Antibody-mediated acute rejection (AbAR) is one of the primary causes of graft impairment in kidney transplant recipients. Deoxyspergualin (DSG), which displays an antiproliferative action against antigen-stimulated B cells inhibiting antibody production, may be effective to rescue AbAR in combination with plasmapheresis by suppressing antibody production and elimination. In the present study, we report our experience with DSG/plasmapheresis therapy for the treatment of AbAR. Five kidney transplant patients experienced a steroid-resistant acute rejection requiring dialysis followed by an AbAR that was confirmed by biopsy and flow cytometry crossmatch (FCXM) results. DSG was administration at 3 mg/kg per day for 10 days with plasmapheresis reduce antidonor antibody. Treatment outcome, effectiveness, and adverse events were examined; in two cases sequential FCXM examinations were performed to evaluate antibody status. All five patients received DSG/plasmapheresis therapy. The number of plasmapheresis treatments ranged from 1 to 9 according to treatment outcomes. Four patients recovered graft function following treatment; whereas one showed no response to the treatment, and the graft was lost. No serious side effects or infections were observed during or after treatment. Monitoring of sequential FCXM correlated with the clinical course. AbAR shows a worse prognosis than cellular rejection. It is refractory to conventional antirejection therapy. In the present study, DSG/plasmapheresis therapy was effective in four of five patients (80%) with AbAR. It may be considered the first choice of treatment for cases of acute humoral rejection.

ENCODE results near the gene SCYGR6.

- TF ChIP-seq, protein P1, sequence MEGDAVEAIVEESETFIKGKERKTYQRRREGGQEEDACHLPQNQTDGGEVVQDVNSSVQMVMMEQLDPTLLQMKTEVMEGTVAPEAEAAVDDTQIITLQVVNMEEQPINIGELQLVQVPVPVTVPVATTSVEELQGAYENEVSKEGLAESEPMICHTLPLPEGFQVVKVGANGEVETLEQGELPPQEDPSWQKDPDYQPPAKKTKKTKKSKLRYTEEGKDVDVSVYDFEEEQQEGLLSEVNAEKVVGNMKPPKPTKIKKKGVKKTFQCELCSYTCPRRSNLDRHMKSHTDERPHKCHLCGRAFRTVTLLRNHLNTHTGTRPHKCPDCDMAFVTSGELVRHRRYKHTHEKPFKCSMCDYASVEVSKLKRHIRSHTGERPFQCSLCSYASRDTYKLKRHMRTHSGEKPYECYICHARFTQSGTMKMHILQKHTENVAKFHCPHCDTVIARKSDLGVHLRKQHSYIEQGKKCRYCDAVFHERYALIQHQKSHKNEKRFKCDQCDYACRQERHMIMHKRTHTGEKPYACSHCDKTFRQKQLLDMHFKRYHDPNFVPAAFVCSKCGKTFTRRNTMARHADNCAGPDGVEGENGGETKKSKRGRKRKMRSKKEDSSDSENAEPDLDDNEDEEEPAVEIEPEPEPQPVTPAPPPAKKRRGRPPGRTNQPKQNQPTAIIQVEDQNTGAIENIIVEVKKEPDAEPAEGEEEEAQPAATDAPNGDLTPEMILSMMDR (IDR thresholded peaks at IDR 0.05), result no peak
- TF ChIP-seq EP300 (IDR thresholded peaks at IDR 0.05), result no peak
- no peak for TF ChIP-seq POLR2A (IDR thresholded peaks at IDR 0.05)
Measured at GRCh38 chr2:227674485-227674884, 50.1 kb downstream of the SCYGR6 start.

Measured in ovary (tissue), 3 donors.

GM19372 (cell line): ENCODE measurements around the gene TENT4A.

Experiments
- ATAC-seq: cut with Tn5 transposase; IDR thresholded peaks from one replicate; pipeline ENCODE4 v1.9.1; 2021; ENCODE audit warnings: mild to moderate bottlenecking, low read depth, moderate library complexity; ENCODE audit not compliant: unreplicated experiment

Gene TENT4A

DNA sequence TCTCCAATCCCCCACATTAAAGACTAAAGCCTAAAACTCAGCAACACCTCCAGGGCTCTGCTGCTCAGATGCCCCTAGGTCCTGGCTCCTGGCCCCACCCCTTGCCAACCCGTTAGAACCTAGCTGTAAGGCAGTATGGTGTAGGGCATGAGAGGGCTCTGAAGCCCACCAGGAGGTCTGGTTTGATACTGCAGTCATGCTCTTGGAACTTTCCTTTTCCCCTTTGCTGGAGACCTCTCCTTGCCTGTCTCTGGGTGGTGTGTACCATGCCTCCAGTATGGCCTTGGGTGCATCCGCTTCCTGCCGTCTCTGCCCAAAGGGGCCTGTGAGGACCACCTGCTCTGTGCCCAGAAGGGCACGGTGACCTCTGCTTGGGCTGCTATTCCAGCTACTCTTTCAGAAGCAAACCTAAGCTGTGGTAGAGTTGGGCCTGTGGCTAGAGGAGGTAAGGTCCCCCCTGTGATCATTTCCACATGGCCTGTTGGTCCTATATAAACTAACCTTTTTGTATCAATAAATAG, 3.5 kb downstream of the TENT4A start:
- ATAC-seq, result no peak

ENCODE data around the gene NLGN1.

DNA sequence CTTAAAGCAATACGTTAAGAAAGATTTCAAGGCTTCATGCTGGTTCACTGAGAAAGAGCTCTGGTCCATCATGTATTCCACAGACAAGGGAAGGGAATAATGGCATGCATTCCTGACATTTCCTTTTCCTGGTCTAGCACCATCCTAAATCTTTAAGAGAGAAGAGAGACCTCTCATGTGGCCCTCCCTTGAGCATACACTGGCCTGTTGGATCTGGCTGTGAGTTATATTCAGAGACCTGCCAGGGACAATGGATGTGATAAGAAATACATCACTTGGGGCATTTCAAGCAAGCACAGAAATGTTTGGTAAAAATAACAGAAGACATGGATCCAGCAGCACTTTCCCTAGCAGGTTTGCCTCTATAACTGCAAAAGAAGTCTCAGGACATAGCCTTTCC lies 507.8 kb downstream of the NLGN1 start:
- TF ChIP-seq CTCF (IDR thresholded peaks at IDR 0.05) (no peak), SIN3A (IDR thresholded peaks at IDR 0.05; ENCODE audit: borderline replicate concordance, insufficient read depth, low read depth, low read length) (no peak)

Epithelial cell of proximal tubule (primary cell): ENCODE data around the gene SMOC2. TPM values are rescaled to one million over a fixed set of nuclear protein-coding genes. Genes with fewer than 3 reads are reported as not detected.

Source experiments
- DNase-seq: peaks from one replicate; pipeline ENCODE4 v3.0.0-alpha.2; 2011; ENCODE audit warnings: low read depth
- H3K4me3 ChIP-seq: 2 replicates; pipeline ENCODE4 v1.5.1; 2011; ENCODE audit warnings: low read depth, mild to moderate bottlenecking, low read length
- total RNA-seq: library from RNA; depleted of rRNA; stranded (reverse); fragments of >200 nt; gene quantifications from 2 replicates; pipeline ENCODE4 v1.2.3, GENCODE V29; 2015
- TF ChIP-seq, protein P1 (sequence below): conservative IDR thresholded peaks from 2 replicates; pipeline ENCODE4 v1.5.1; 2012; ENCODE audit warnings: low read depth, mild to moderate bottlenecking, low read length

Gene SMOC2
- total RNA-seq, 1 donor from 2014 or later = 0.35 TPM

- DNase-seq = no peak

|Number of pages||4|
|Publication status||Published - Mar 2005|
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